(SBREFA), requires agencies to analyze regulatory options that would 
minimize any significant economic impact of a rule on small entities. 
We certify that this rule will not have a significant economic impact 
on a substantial number of small entities within the meaning of the 
RFA.

C. Small Business Regulatory Enforcement Fairness Act of 1996

    This DFR is not a major rule as defined by Sec. 804 of the Small 
Business Regulatory Enforcement Fairness Act of 1996. This rule will 
not result in an annual effect on the economy of $100,000,000 or more; 
a major increase in cost or prices; or significant adverse effects on 
competition, employment, investment, productivity, innovation, or on 
the ability of United States-based companies to compete with foreign-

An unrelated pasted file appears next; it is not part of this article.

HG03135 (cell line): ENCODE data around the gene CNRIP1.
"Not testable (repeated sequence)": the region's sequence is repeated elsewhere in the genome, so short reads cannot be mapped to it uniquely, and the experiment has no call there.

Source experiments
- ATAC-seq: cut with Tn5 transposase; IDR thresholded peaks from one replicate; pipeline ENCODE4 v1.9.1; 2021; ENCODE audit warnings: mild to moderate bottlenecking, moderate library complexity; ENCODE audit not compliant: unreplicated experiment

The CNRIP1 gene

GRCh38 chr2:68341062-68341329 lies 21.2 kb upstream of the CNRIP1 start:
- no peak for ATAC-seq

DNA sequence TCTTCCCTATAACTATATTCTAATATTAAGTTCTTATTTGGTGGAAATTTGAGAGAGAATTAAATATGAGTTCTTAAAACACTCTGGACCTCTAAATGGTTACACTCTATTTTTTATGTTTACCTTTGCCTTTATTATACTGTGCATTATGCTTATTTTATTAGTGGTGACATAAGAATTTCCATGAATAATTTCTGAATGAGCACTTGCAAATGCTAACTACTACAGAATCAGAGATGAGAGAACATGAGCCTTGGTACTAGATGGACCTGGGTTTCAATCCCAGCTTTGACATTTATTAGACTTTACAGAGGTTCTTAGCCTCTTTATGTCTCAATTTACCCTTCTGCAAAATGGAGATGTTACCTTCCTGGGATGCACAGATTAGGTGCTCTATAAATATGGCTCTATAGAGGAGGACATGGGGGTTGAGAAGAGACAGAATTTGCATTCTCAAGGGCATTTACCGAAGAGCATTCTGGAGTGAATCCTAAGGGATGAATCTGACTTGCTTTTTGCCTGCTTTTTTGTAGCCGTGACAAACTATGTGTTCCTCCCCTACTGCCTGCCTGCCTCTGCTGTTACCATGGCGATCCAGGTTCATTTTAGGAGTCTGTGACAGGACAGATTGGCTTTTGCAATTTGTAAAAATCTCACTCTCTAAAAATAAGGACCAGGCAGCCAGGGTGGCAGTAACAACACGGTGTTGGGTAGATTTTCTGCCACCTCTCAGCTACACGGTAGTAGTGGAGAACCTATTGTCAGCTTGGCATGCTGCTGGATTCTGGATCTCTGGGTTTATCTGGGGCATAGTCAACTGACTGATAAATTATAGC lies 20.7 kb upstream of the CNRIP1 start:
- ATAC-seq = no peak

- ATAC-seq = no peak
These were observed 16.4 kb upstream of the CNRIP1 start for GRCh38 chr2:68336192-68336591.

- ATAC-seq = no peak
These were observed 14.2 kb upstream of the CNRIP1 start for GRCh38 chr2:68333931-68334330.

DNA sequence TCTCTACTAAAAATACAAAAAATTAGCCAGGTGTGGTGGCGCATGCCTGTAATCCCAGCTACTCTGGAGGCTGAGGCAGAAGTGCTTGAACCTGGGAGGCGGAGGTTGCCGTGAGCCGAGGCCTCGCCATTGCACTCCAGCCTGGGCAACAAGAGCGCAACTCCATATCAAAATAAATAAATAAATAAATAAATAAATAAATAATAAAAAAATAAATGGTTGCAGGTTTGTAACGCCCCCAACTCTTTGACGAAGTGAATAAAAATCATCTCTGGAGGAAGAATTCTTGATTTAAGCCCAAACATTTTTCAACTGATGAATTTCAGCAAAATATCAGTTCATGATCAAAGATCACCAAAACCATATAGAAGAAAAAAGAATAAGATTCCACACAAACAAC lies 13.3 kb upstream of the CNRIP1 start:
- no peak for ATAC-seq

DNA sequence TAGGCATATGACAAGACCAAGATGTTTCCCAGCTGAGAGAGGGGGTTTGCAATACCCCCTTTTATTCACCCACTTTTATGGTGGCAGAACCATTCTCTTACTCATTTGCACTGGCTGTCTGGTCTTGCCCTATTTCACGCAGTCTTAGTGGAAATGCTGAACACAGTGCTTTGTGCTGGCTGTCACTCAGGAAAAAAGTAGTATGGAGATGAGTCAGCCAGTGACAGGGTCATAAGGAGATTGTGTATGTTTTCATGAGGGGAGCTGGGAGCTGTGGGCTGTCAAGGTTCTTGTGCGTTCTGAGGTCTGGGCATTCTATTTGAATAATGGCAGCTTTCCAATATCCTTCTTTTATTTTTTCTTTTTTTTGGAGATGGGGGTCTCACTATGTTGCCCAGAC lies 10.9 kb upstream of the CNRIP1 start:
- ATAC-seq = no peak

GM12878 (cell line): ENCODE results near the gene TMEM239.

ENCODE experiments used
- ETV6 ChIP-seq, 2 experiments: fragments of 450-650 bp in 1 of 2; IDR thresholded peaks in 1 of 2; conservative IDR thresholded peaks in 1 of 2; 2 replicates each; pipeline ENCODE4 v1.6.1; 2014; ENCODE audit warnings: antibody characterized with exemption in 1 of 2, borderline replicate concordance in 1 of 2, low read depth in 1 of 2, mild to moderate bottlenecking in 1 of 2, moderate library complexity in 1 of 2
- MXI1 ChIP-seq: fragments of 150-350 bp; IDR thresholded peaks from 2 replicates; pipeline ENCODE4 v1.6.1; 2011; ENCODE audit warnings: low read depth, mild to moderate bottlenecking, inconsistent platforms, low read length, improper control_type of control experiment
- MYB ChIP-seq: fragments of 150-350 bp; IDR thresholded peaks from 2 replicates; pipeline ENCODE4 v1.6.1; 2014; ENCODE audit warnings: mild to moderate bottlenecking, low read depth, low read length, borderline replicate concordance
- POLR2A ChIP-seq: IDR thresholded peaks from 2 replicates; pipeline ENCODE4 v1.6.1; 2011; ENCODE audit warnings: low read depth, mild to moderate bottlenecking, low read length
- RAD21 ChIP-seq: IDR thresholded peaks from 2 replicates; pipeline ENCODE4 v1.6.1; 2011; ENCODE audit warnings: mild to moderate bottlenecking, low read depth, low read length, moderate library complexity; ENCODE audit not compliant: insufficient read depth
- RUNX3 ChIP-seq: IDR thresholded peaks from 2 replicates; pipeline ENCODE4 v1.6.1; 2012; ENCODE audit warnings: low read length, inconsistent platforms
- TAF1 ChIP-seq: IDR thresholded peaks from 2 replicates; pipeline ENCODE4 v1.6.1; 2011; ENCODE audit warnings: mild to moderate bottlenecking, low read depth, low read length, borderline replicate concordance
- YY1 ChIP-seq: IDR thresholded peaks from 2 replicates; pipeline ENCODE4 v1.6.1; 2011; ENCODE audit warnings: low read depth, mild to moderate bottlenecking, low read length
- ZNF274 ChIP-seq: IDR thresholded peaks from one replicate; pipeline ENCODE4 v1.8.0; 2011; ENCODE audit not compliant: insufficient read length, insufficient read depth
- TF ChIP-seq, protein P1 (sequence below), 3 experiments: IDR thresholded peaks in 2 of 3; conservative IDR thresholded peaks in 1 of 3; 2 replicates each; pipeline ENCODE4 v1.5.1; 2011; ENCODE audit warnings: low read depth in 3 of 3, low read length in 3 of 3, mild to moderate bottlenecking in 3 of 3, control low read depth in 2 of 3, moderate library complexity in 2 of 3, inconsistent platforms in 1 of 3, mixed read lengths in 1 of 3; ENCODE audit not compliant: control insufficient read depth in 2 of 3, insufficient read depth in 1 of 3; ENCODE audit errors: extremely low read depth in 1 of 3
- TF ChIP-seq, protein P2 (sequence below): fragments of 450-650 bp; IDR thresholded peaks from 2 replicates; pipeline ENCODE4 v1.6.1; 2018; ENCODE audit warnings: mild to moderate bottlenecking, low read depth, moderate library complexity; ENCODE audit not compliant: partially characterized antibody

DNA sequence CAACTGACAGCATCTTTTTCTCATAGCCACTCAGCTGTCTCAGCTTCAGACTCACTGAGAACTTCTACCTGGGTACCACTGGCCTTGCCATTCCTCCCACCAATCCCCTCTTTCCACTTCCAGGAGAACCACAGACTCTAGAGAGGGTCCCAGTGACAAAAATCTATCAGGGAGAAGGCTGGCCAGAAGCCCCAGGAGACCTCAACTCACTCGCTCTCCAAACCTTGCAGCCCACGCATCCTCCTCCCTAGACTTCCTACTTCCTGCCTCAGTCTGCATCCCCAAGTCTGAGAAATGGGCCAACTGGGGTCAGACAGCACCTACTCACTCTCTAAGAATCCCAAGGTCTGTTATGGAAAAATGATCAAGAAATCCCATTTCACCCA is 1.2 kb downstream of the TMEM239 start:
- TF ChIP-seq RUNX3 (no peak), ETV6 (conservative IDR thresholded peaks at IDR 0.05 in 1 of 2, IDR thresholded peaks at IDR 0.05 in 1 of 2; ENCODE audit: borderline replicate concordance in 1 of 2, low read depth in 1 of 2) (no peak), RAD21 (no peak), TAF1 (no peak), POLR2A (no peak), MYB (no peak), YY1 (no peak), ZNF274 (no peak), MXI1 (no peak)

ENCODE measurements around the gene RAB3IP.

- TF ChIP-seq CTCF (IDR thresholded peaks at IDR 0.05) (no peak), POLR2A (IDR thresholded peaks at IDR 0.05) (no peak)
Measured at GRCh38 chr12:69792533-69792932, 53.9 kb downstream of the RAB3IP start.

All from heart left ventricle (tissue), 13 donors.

based companies in domestic and export markets.

D. The Paperwork Reduction Act of 1995

    HHS/CDC has already determined that the Paperwork Reduction Act 
applies to the data collection requirements of 42 CFR Part 7 and has 
obtained approval by OMB to collect information under OMB Control No. 
0920-0591, expiration 07/31/2014. The changes in this rule do not 
impact the data collection and do not require revision to the approval 
from OMB.

E. National Environmental Policy Act (NEPA)

    Pursuant to 48 FR 9374 (list of HHS/CDC program actions that are 
categorically excluded from the NEPA environmental review process), 
HHS/CDC has determined that this action does not qualify for a 
categorical exclusion. In the absence of an applicable categorical 
exclusion, HHS/CDC has determined that provisions amending 42 CFR Part 
7 will not have a significant impact on the human environment. 
Therefore, neither an environmental assessment nor an environmental 
impact statement is required.

F. Civil Justice Reform (Executive Order 12988)